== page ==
Carbon dioxide not to blame in ice age mystery

The reason why those cold spells now come less frequently is still unknown

Scientists have peered back in time with a new analytical technique to see atmospheric concentrations of carbon dioxide more than 2 million years into the past. The findings indicate that a long-term decline in the levels of that greenhouse gas isn’t to blame for a geologically recent shift in the frequency of ice ages, scientists say.

The record of ice ages in North America stretches back 2.4 million years (SN: 2/5/05, p. 94). Until about 1.2 million years ago, ice ages in the Northern Hemisphere occurred about every 40,000 years, says Jerry F. McManus, a paleoclimatologist at Lamont-Doherty Earth Observatory in Palisades, N.Y. But for the past 500,000 years or so, ice ages have occurred, on average, only once every 100,000 years, he notes.

Several explanations for this shift have been proposed, but one of the most popular ones — a long-term decline in carbon dioxide levels — isn’t to blame, McManus and his colleagues suggest in the June 19 Science.

By chemically analyzing air bubbles trapped in ice, researchers can get a direct measurement of atmospheric composition. But so far, the longest ice core available reaches back only 800,000 years, McManus says. So, he and his colleagues sought a technique that could look back further into time — one that could take advantage of the multimillion-year records available in seafloor sediments.

The team’s lab tests indicate that the ratio of boron-11 and boron-12 isotopes incorporated from seawater into the calcium carbonate shells of a marine microorganism called Globigerinoides sacculifer depends on the pH of the water in which the creatures lived. That pH, in turn, depends on the concentration of carbon dioxide in the air, because the gas forms an acid when it dissolves in water. So, the scientists propose that chemical analyses of G. sacculifer shells in ancient sediments should give an indirect measure of the atmosphere’s past carbon dioxide levels.

Then the researchers analyzed G. sacculifer shells taken from a sediment core drilled from the equatorial region of the North Atlantic Ocean, about 1,000 kilometers off the coast of Africa. They used ice-core data from the past 800,000 years to validate their boron-analysis technique and then analyzed shells that had fallen to the ocean floor during the past 2.1 million years.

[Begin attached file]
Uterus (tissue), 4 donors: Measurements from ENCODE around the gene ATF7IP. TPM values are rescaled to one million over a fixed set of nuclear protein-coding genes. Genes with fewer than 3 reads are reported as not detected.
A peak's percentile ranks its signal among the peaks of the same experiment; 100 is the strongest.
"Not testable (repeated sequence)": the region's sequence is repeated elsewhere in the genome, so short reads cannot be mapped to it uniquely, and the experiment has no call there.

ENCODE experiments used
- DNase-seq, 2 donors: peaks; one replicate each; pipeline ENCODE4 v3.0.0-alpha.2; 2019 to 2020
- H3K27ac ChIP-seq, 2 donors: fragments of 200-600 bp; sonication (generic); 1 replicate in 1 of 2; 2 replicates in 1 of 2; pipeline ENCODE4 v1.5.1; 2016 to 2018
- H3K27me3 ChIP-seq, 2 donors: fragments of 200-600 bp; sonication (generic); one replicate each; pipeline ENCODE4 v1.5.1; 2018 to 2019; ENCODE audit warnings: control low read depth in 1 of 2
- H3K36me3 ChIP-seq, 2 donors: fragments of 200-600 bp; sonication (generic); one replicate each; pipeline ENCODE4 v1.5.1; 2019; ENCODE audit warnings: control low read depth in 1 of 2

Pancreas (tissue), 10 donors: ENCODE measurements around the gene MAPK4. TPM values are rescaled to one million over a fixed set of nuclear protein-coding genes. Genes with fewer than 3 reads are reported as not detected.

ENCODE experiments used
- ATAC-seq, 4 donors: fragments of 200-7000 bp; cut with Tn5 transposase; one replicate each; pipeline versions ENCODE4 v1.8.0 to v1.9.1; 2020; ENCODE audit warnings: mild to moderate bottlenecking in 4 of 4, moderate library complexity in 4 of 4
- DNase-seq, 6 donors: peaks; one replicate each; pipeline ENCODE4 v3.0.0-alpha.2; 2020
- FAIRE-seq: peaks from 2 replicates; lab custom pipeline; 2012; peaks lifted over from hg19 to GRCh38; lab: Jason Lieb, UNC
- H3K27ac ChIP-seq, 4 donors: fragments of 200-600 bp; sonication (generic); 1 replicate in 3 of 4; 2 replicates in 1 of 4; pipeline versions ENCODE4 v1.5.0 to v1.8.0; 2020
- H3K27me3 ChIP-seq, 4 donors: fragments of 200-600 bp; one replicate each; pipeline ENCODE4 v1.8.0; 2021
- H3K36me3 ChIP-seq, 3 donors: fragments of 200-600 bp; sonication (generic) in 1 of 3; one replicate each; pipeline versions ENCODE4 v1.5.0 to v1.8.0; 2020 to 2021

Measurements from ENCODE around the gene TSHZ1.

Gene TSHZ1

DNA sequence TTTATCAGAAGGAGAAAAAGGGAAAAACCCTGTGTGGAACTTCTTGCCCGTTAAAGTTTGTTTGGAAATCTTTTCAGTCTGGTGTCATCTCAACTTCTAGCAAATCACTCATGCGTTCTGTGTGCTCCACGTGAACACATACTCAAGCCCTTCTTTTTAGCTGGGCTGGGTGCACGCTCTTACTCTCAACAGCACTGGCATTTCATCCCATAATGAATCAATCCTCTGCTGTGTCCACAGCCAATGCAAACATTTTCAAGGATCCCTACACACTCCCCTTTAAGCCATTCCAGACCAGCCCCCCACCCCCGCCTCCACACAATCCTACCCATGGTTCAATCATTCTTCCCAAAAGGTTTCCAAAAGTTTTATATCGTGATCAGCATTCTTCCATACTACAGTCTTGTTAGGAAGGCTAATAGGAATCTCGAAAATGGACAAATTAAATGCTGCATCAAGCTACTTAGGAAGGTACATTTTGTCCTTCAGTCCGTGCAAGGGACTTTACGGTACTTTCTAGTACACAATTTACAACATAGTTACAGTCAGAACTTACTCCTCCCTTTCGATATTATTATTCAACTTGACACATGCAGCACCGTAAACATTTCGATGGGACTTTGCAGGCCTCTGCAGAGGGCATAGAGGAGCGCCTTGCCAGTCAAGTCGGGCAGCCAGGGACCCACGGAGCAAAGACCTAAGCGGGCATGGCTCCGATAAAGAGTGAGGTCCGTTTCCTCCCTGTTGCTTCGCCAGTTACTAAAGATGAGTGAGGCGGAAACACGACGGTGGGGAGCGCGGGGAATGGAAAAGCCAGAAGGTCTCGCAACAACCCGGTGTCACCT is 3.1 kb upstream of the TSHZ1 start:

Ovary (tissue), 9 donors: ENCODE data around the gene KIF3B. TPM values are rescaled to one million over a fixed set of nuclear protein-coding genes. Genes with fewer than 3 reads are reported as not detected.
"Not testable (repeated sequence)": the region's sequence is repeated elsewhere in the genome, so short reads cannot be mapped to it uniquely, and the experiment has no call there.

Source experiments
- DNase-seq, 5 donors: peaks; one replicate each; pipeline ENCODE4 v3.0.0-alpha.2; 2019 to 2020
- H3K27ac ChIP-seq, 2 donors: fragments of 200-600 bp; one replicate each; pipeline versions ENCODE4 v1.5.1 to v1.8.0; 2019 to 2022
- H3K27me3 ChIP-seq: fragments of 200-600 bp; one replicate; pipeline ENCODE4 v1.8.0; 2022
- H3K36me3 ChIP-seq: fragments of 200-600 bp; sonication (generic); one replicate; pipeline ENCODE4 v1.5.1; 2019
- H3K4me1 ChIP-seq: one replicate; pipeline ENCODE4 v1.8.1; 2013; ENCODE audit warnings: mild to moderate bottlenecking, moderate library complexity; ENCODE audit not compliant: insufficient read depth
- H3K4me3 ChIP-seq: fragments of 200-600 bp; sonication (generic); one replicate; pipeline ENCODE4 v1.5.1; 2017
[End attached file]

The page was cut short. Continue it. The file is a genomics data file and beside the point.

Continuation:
“This [boron isotope] proxy seems to be amazing,” says Maureen Raymo, a paleoclimatologist at Boston University. “It really does a good job of capturing the trends seen in the ice core data” and has potential to tell scientists much more about how climate works.

Ice-core data suggest that carbon dioxide levels at the coldest points of ice ages ranged between 172 and 180 parts per million, and the higher concentrations in the warm periods between those ice ages varied from 260 to 300 ppm. The new findings for the period between 800,000 and 2.1 million years ago show the same pattern, McManus says. More important, the analyses show that the highest concentrations of carbon dioxide, those found during warmer interglacial periods, haven’t declined at all, he notes.

 “There’s a long history of thinking that a decline in carbon dioxide was responsible for this shift [in the frequency of ice ages],” says Peter U. Clark, a geoscientist at Oregon State University in Corvallis. As CO2 declined, scientists had suggested, the ice that built up during ice ages could last longer, he notes. “It’s a straightforward explanation, but there’s no evidence for it,” he adds.

In extending the record of carbon dioxide measurements, the study also shows that today’s levels — now above 380 parts per million and rising higher each year — are unprecedented during the past 2 million years.

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